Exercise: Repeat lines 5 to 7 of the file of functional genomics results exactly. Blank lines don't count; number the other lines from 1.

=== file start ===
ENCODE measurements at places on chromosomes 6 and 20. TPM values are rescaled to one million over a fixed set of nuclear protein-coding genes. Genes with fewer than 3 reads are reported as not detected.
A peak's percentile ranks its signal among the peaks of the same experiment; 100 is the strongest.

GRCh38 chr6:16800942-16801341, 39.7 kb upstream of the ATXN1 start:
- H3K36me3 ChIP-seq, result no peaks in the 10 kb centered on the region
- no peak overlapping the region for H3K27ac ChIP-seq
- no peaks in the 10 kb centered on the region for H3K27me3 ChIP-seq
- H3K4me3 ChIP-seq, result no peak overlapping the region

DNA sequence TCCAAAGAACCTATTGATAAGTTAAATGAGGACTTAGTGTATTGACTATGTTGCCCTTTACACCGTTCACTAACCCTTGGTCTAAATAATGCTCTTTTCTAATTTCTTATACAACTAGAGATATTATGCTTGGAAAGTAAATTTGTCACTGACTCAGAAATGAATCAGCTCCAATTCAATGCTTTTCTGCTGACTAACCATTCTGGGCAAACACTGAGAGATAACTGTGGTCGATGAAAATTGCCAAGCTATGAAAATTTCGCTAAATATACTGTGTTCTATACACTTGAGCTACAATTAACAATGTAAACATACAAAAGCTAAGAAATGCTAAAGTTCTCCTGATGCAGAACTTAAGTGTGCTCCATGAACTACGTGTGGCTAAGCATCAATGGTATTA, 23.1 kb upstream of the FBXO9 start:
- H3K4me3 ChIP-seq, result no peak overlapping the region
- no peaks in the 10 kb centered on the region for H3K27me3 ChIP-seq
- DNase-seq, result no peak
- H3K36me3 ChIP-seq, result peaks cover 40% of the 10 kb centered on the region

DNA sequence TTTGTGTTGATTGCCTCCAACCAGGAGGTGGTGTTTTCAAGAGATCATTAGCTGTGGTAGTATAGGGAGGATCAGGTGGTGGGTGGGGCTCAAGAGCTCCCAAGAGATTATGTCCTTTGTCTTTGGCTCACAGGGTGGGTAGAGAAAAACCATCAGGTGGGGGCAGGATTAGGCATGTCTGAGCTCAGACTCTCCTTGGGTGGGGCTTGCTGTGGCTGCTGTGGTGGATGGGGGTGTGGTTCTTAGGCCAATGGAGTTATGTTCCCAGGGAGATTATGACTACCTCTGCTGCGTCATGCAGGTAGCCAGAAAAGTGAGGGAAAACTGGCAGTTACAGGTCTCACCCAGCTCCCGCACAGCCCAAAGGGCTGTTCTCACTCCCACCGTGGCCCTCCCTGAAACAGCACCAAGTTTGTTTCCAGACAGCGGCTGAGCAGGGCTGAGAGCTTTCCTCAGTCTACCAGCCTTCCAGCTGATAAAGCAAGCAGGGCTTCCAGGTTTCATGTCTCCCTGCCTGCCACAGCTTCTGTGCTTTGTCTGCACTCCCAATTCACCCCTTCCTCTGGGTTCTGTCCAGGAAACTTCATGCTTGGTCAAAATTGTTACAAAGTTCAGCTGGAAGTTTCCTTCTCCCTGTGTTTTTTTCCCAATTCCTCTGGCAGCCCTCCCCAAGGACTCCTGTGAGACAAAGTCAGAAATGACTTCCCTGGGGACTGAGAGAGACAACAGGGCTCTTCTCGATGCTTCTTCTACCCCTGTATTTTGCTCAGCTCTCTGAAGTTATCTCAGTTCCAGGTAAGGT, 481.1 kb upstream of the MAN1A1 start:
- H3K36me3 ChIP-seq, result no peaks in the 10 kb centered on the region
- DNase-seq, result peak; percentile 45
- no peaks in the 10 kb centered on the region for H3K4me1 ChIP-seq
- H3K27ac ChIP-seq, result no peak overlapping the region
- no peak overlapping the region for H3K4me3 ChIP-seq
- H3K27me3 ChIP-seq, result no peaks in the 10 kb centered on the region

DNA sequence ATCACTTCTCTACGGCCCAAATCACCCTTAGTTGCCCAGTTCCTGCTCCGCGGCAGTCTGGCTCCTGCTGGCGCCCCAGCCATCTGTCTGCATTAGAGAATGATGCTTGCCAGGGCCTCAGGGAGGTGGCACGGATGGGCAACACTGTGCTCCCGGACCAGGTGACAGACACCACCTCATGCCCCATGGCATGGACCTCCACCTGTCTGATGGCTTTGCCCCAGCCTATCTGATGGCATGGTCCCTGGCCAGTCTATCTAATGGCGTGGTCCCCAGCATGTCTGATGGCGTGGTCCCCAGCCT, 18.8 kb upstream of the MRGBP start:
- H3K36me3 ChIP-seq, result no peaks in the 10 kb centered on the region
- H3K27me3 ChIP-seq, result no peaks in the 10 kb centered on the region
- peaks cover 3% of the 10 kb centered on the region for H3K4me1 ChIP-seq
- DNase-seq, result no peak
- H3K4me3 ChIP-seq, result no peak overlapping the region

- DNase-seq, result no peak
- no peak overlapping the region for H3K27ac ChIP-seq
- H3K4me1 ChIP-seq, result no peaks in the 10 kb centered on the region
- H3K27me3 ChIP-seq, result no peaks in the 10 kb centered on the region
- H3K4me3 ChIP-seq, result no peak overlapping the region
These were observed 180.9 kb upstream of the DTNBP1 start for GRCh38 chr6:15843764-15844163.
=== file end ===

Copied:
- no peak overlapping the region for H3K27ac ChIP-seq
- no peaks in the 10 kb centered on the region for H3K27me3 ChIP-seq
- H3K4me3 ChIP-seq, result no peak overlapping the region